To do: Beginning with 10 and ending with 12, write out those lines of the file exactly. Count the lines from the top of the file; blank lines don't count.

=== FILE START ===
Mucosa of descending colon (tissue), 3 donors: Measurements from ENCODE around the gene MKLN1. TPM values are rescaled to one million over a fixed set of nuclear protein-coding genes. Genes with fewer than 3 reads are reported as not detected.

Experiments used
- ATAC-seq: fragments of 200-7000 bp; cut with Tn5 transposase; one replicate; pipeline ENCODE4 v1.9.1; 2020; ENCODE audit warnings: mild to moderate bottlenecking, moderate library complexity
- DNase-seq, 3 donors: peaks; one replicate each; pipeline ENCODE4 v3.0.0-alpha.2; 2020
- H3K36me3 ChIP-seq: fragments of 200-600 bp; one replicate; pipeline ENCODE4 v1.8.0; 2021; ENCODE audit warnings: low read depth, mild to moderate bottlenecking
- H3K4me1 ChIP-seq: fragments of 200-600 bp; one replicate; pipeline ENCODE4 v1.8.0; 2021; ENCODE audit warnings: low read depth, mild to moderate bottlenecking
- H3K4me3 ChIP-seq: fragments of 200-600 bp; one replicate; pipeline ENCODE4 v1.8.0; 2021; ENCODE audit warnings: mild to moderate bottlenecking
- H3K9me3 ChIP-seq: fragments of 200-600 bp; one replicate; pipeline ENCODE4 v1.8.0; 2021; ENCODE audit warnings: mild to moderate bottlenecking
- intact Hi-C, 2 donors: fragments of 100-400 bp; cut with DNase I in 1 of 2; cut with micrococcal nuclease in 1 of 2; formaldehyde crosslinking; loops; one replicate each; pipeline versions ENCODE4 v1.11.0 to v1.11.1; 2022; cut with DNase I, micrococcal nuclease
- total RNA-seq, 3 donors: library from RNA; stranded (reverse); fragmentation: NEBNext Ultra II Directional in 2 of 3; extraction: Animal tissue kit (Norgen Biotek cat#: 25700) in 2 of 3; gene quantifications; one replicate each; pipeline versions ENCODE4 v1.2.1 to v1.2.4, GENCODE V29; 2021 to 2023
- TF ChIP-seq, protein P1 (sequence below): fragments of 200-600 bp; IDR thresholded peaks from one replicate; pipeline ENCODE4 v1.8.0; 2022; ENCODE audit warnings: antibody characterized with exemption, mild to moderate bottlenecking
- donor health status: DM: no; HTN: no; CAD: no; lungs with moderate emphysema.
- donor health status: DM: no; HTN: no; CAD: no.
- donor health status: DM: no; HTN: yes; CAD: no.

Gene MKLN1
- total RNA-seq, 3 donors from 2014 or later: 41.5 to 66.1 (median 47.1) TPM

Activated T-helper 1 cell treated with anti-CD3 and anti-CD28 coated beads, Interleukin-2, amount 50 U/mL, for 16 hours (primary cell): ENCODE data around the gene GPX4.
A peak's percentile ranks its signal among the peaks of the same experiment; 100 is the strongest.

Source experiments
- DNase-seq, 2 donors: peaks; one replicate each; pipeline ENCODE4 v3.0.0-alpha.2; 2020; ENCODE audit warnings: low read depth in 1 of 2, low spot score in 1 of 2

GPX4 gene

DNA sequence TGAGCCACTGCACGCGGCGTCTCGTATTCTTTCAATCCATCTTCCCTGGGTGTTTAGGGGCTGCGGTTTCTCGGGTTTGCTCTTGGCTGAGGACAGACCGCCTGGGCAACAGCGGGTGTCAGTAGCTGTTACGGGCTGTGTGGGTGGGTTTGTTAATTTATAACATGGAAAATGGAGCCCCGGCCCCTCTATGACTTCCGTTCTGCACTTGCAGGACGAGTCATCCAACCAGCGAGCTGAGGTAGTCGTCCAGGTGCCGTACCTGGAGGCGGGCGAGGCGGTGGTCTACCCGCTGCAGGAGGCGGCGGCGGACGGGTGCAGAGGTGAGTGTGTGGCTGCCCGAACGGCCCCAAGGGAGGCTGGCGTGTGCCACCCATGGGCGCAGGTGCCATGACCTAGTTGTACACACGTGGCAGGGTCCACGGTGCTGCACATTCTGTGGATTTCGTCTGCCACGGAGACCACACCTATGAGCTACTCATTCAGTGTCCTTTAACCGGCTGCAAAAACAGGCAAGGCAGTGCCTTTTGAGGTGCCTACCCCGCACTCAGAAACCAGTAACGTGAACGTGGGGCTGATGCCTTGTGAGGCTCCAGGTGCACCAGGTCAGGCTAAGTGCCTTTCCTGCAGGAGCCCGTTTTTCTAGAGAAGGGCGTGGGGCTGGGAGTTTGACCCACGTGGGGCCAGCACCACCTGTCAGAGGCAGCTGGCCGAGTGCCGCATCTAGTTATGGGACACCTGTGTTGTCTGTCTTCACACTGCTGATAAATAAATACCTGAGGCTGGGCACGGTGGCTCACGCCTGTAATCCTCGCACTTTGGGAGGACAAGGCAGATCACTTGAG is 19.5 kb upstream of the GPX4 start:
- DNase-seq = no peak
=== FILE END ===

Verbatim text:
- total RNA-seq, 3 donors: library from RNA; stranded (reverse); fragmentation: NEBNext Ultra II Directional in 2 of 3; extraction: Animal tissue kit (Norgen Biotek cat#: 25700) in 2 of 3; gene quantifications; one replicate each; pipeline versions ENCODE4 v1.2.1 to v1.2.4, GENCODE V29; 2021 to 2023
- TF ChIP-seq, protein P1 (sequence below): fragments of 200-600 bp; IDR thresholded peaks from one replicate; pipeline ENCODE4 v1.8.0; 2022; ENCODE audit warnings: antibody characterized with exemption, mild to moderate bottlenecking
- donor health status: DM: no; HTN: no; CAD: no; lungs with moderate emphysema.